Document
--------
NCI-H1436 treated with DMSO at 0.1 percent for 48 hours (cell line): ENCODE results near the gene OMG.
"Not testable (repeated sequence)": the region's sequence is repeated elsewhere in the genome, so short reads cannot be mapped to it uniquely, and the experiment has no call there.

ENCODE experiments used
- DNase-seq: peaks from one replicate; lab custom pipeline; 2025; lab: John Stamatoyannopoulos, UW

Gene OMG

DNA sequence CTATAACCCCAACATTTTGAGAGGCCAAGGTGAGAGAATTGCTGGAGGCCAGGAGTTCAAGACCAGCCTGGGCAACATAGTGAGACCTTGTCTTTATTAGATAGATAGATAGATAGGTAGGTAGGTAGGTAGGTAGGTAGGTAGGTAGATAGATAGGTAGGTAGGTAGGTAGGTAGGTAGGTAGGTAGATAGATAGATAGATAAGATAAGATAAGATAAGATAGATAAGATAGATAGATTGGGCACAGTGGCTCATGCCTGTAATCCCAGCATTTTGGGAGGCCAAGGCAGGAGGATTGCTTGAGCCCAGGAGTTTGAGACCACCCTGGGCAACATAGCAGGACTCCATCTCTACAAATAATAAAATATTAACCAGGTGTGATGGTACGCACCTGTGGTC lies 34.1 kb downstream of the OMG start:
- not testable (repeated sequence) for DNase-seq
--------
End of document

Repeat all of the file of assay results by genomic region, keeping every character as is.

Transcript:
NCI-H1436 treated with DMSO at 0.1 percent for 48 hours (cell line): ENCODE results near the gene OMG.
"Not testable (repeated sequence)": the region's sequence is repeated elsewhere in the genome, so short reads cannot be mapped to it uniquely, and the experiment has no call there.

ENCODE experiments used
- DNase-seq: peaks from one replicate; lab custom pipeline; 2025; lab: John Stamatoyannopoulos, UW

Gene OMG

DNA sequence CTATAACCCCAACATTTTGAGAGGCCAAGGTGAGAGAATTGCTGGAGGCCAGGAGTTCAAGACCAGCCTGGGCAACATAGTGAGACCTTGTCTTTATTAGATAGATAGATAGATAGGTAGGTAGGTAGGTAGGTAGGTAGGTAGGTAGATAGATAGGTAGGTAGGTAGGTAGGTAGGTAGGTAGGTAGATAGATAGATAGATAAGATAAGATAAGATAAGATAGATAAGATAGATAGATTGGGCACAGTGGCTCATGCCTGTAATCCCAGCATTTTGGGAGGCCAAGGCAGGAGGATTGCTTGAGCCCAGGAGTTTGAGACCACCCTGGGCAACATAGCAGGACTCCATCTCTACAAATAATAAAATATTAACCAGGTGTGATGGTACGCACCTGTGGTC lies 34.1 kb downstream of the OMG start:
- not testable (repeated sequence) for DNase-seq